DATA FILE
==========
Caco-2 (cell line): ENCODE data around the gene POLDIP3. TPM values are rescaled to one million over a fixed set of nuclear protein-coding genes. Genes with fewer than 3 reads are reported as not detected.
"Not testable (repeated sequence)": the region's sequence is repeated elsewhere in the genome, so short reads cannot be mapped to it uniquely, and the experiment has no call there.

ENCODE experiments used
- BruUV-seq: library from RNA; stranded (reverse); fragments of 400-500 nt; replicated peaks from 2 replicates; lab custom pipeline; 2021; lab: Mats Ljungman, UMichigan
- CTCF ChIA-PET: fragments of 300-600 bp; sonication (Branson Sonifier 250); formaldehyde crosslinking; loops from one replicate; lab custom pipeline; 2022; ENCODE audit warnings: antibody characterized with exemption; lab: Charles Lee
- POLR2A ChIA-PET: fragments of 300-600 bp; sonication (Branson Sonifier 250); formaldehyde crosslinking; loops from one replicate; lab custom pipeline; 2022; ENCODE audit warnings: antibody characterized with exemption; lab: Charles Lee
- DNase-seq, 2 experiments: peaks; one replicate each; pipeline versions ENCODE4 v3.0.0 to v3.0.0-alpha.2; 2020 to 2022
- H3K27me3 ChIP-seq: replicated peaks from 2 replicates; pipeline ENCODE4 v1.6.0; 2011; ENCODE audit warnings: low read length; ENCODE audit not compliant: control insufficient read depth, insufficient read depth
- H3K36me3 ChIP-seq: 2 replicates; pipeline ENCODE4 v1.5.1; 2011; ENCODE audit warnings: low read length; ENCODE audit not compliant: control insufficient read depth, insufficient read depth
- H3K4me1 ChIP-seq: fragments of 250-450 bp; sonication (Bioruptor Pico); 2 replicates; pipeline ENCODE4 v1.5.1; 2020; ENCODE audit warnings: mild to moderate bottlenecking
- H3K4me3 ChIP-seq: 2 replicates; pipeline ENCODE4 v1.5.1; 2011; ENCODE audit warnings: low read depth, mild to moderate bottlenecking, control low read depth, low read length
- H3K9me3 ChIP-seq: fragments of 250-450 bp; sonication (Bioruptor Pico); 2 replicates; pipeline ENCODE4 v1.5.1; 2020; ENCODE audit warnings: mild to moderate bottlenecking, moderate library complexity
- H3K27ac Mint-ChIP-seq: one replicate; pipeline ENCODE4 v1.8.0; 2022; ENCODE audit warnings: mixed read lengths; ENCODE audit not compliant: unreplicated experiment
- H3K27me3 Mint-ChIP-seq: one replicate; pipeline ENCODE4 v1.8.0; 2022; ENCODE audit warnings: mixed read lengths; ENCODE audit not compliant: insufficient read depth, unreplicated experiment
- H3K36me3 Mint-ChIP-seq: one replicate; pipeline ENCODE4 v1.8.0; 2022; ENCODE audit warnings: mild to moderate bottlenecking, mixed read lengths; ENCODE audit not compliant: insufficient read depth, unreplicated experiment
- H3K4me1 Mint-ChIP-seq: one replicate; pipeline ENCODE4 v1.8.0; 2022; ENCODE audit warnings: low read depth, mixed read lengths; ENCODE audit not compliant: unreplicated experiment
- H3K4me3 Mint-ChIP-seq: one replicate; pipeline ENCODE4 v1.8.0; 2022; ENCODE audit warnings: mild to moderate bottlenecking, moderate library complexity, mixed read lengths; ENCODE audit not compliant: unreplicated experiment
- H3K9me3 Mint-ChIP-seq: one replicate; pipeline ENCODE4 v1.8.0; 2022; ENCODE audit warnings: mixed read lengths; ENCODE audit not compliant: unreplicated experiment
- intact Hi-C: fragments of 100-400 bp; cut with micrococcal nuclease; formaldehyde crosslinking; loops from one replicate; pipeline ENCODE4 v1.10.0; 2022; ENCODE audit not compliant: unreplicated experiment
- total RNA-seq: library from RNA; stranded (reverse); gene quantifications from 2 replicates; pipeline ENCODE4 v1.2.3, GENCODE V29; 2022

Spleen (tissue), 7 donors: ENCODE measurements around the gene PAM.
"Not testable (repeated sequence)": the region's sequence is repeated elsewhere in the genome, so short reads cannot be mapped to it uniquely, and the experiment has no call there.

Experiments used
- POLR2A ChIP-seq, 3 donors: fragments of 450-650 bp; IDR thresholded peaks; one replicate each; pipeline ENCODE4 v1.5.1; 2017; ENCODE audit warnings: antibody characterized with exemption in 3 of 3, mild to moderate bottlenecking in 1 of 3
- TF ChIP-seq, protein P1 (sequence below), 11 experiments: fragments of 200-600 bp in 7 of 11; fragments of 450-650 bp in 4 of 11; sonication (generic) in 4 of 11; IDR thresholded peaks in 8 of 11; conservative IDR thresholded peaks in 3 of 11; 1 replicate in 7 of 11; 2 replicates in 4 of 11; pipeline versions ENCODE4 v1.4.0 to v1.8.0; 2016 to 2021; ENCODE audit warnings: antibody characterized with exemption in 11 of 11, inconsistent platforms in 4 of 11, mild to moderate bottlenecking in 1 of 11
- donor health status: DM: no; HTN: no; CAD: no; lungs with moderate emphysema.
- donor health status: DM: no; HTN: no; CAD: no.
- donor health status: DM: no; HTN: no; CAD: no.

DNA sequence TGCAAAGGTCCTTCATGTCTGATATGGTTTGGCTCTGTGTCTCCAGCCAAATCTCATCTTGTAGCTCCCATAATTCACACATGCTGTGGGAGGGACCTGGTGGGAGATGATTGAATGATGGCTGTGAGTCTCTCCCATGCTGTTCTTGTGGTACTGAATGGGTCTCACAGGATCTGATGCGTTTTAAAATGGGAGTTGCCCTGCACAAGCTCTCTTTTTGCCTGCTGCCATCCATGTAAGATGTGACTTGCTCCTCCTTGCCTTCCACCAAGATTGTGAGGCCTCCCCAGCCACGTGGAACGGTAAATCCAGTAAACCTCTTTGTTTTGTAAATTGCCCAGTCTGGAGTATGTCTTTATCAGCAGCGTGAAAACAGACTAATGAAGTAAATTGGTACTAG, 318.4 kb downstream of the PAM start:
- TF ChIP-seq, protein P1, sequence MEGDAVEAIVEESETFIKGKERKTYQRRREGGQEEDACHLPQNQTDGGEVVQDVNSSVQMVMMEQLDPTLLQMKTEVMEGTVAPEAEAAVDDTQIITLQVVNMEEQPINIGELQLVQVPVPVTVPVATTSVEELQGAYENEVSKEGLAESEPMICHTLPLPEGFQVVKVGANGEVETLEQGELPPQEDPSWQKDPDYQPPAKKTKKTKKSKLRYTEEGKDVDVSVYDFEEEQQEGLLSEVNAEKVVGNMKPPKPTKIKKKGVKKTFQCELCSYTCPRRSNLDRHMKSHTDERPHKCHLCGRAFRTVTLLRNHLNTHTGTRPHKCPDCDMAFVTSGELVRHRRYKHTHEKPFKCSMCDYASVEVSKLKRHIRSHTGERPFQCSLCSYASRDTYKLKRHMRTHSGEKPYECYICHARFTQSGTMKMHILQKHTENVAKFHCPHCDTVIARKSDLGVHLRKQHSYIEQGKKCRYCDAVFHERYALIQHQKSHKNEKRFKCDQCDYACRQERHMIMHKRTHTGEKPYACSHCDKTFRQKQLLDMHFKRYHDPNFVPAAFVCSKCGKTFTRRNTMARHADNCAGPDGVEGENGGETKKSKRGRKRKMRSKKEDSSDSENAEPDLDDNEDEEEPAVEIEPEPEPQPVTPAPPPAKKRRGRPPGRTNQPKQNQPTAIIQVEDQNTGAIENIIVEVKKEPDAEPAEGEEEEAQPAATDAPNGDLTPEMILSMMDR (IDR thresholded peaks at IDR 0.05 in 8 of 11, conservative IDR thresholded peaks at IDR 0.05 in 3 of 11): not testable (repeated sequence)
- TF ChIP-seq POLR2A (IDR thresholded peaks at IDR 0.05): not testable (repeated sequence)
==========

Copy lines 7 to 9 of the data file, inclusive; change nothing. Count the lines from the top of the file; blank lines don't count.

- DNase-seq, 2 experiments: peaks; one replicate each; pipeline versions ENCODE4 v3.0.0 to v3.0.0-alpha.2; 2020 to 2022
- H3K27me3 ChIP-seq: replicated peaks from 2 replicates; pipeline ENCODE4 v1.6.0; 2011; ENCODE audit warnings: low read length; ENCODE audit not compliant: control insufficient read depth, insufficient read depth
- H3K36me3 ChIP-seq: 2 replicates; pipeline ENCODE4 v1.5.1; 2011; ENCODE audit warnings: low read length; ENCODE audit not compliant: control insufficient read depth, insufficient read depth